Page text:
The security situation continues to deteriorate in the Northeast with repeated attacks in many areas, including in Dikwa, in early to mid-July. According to IOM, between late June to early July, nearly 4,000 individuals were displaced from Dikwa. Also, in early to mid-July, conflict occurred along the Maiduguri to Damaturu road and at a military base in Konduga LGA. Conflict in July has further limited households' market access and their ability to engage in the ongoing agricultural season. Furthermore, households are likely to continue to experience difficulty accessing income. Emergency (IPC Phase 4) outcomes are expected in worst-affected hard-to-reach areas, with Crisis (IPC Phase 3) expected in much of the northeast until the harvest. Food security is expected to marginally improve among some households with the harvest, though Emergency (IPC Phase 4) and Crisis (IPC Phase 3) outcomes are expected to be sustained in some areas. A risk of Famine (IPC Phase 5) persists in a worst-case scenario if households are cut off from their typical food and income sources and humanitarian assistance for a prolonged period of time.
Northwestern and central states continue to experience conflict and attacks driving widespread displacement, particularly in Zamfara State. This is significantly disrupting household engagement in normal livelihood activities and the ongoing farming season, constraining household access to income. According to IOM, over 3,600 people were affected due to conflict between late June and mid-July. Given increased level of displacement and disruption of livelihoods, in addition to the limited humanitarian presence in the region, Crisis (IPC Phase 3) outcomes are expected to persist until at least January in the Northwest. Some worst-affected households are likely to experience Emergency (IPC Phase 4) and Catastrophe (IPC Phase 5) outcomes through at least the lean season.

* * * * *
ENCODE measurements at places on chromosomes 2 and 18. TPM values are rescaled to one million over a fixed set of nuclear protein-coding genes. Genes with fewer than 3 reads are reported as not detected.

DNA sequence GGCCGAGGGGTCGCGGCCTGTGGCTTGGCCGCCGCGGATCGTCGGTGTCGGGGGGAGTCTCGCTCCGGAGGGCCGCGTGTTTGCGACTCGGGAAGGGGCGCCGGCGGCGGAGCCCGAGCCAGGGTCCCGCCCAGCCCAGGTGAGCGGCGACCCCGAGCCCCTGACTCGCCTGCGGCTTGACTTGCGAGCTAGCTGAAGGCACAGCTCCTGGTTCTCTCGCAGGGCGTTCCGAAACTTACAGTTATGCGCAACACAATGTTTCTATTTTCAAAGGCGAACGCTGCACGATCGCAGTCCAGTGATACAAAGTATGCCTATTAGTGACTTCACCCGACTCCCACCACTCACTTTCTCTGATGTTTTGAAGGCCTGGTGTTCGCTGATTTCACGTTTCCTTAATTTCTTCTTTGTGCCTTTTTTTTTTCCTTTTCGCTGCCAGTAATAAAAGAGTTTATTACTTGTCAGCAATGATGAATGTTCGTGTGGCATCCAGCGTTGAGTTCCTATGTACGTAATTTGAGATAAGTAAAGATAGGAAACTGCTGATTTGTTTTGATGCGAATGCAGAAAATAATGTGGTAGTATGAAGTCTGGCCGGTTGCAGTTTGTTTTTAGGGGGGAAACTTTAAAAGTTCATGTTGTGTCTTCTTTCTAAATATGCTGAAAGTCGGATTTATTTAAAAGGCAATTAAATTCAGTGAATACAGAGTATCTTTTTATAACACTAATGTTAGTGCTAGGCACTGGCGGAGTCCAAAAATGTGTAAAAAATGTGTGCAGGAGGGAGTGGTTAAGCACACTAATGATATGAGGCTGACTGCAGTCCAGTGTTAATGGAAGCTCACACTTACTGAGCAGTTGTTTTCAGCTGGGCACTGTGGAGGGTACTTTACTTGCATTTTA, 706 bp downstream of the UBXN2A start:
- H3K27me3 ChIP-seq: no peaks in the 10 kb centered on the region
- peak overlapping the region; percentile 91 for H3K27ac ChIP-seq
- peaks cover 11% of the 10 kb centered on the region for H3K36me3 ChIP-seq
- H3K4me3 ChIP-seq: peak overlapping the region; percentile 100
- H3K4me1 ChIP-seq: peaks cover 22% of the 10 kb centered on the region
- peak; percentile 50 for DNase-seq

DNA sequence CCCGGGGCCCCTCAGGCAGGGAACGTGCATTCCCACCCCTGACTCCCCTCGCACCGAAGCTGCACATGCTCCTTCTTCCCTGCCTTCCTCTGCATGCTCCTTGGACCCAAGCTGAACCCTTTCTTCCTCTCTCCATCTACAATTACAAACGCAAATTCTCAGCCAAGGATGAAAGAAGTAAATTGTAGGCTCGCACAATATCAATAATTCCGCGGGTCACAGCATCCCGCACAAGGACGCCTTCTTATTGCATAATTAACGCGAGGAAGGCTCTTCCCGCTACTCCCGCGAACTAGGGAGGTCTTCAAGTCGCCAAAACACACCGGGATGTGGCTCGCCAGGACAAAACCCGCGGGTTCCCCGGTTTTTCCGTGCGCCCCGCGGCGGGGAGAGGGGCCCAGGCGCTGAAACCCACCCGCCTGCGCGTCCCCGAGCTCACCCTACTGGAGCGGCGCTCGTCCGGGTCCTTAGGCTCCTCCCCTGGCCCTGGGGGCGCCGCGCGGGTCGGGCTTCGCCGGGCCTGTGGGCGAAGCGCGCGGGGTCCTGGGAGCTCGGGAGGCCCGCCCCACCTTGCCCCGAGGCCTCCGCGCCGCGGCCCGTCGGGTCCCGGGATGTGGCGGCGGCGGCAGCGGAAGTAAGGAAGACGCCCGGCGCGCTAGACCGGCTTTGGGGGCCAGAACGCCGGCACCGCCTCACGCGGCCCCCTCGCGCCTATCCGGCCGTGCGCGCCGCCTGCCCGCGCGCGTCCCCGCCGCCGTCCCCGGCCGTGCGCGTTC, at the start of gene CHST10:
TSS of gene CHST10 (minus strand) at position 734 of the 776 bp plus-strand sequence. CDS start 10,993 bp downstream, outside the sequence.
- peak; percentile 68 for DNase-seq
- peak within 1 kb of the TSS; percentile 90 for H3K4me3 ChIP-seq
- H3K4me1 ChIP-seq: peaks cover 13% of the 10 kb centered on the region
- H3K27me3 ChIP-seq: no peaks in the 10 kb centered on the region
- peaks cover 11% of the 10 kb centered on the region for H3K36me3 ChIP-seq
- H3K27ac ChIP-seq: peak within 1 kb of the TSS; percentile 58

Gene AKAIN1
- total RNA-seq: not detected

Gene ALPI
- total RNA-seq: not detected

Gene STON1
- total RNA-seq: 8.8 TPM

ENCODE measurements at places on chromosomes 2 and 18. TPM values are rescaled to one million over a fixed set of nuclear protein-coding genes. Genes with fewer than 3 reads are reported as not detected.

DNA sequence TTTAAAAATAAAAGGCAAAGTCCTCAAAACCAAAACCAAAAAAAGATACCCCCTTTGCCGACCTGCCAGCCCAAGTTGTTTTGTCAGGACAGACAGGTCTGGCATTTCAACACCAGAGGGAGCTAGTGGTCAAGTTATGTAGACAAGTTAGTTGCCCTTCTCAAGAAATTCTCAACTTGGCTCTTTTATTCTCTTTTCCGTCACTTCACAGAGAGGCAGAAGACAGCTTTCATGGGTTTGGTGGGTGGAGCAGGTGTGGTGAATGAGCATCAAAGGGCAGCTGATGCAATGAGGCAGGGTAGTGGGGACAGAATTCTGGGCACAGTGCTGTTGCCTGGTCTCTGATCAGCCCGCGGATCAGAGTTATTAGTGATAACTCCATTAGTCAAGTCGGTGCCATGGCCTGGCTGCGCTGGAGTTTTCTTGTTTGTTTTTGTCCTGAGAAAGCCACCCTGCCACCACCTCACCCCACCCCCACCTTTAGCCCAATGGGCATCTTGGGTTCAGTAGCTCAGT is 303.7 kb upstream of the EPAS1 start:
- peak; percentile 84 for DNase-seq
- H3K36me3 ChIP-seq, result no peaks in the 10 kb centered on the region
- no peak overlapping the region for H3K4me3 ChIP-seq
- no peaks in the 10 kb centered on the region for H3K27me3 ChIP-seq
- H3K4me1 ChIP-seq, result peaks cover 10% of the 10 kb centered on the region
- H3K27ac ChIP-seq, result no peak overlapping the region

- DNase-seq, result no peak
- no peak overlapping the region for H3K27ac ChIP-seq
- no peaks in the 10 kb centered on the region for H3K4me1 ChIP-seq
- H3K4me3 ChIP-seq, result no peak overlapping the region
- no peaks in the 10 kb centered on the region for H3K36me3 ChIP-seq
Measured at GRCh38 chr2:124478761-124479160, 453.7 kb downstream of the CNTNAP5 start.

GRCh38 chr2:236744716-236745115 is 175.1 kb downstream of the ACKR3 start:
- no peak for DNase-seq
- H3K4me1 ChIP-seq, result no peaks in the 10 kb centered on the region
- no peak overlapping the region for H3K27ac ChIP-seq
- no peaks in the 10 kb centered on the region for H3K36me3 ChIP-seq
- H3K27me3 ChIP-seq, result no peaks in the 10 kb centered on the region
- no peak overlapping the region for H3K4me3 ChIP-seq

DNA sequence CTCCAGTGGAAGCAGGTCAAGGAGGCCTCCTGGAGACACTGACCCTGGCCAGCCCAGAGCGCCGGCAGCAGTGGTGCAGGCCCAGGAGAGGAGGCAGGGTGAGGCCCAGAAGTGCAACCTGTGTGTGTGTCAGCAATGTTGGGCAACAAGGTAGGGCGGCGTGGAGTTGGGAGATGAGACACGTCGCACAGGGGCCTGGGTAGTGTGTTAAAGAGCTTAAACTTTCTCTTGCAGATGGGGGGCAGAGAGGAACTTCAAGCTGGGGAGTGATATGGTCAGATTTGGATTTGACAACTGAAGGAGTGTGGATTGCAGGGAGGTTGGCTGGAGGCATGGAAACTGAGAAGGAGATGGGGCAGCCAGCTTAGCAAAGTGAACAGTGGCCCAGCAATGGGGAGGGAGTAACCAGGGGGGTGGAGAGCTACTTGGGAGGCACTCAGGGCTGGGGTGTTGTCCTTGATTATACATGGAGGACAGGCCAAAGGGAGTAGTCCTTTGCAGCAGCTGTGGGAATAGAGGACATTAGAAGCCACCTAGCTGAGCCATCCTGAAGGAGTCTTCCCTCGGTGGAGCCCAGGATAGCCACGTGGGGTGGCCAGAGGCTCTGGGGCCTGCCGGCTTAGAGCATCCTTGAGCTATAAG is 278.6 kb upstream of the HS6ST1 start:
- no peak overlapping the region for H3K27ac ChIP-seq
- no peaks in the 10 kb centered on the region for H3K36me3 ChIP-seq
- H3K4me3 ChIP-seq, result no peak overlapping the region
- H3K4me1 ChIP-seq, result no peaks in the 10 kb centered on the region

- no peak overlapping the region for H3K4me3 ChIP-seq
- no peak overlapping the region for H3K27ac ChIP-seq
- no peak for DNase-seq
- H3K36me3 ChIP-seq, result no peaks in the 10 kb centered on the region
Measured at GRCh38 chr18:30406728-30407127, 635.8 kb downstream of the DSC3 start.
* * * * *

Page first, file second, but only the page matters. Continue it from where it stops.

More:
Main season farming activities are underway across the country, with households engaging in land preparation, planting, and weeding in the north with the green harvest ongoing in southern areas. Rainfall between March and July has been below average across much of the country. The season's activities remain significantly below average levels given the high cost of farming inputs, including fertilizers and improved seeds exacerbated by persisting insecurity. The high levels of conflict also drive lower than average household income from agricultural labor due to high labor supply.
Poor macroeconomic conditions persist as the annual inflation rate remained largely unchanged from May to June. According to the National Bureau of Statistics, the annual inflation rate declined by .18 percent between May and June to 17.75 percent. Additionally, according to the Central Bank of Nigeria the NGN continues to depreciate. Since January, the NGN has depreciated by nearly five percent with the NGN trading at 496 NGN/USD on the parallel market in June. This is driving significantly above-average staple food prices across the country, reducing market access for many households as household purchasing power remains below average.